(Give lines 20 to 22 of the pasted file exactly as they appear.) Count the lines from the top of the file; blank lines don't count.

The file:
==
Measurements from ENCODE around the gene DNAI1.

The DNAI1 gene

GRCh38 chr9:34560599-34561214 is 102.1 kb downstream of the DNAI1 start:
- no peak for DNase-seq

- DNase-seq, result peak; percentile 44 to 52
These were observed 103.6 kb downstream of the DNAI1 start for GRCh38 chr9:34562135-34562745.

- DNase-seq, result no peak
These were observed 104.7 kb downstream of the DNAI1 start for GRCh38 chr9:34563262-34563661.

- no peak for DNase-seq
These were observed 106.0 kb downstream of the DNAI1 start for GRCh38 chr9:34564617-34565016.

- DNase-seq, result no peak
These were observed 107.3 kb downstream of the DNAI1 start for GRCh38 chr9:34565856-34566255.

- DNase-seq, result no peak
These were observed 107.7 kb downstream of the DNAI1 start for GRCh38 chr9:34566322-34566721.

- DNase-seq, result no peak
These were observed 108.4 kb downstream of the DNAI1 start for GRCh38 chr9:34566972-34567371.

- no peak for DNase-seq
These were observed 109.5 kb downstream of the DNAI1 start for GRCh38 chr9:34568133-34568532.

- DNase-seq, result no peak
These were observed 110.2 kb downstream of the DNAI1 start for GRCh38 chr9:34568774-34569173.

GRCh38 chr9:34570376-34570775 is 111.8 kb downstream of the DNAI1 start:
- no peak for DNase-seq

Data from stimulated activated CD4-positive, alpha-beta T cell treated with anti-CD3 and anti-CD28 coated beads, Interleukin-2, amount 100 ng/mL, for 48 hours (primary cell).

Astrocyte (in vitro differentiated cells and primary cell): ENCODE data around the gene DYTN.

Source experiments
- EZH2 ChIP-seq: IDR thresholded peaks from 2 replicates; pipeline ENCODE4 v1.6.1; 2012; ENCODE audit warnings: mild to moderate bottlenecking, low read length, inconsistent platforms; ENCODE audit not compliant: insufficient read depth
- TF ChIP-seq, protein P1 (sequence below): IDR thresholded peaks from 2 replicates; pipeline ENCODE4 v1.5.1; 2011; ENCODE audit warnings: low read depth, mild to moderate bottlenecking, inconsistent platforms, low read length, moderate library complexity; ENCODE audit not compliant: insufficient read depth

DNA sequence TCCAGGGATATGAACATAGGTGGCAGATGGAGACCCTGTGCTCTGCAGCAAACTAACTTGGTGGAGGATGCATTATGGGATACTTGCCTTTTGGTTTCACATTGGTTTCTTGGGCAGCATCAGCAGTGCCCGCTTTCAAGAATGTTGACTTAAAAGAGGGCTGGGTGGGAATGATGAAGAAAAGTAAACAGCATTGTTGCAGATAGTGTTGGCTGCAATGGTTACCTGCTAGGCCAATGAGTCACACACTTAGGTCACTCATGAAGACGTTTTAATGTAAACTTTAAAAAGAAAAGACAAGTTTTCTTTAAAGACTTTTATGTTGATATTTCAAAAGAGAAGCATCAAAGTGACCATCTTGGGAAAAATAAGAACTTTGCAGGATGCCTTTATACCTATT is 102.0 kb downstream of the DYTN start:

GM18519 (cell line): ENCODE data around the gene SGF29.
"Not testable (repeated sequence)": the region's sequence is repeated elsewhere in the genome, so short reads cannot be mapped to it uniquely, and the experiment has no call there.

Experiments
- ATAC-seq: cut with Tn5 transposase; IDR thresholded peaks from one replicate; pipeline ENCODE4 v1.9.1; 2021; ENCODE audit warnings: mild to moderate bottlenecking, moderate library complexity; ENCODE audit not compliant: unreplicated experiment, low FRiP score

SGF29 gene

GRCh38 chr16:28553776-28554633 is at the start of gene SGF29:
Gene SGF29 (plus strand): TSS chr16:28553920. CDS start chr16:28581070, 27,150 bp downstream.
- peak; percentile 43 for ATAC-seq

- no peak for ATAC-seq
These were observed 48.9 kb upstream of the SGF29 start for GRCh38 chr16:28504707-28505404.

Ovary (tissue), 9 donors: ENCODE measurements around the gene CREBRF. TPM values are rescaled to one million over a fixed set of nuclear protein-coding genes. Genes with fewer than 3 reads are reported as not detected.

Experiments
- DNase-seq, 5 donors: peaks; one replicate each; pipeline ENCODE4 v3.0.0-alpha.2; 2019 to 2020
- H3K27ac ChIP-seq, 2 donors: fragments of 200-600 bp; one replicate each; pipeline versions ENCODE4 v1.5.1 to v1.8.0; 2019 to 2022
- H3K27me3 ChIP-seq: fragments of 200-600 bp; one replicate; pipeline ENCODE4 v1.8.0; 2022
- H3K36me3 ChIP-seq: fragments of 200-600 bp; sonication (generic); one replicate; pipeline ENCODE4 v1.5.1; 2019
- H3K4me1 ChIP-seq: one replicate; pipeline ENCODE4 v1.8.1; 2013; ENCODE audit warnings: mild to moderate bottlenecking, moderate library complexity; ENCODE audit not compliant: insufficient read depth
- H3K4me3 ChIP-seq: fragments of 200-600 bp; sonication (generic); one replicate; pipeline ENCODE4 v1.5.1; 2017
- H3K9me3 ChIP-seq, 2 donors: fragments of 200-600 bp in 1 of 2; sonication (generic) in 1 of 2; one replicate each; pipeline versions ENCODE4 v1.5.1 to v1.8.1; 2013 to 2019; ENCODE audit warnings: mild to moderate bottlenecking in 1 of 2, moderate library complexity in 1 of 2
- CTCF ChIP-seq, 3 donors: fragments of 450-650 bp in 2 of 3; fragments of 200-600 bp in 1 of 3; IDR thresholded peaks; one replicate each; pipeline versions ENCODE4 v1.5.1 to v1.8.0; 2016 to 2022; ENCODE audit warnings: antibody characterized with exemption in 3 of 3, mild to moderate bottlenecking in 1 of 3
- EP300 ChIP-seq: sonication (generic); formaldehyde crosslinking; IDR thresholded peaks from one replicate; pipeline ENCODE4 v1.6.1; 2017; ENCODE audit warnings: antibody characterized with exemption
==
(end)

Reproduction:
These were observed 110.2 kb downstream of the DNAI1 start for GRCh38 chr9:34568774-34569173.

GRCh38 chr9:34570376-34570775 is 111.8 kb downstream of the DNAI1 start:
- no peak for DNase-seq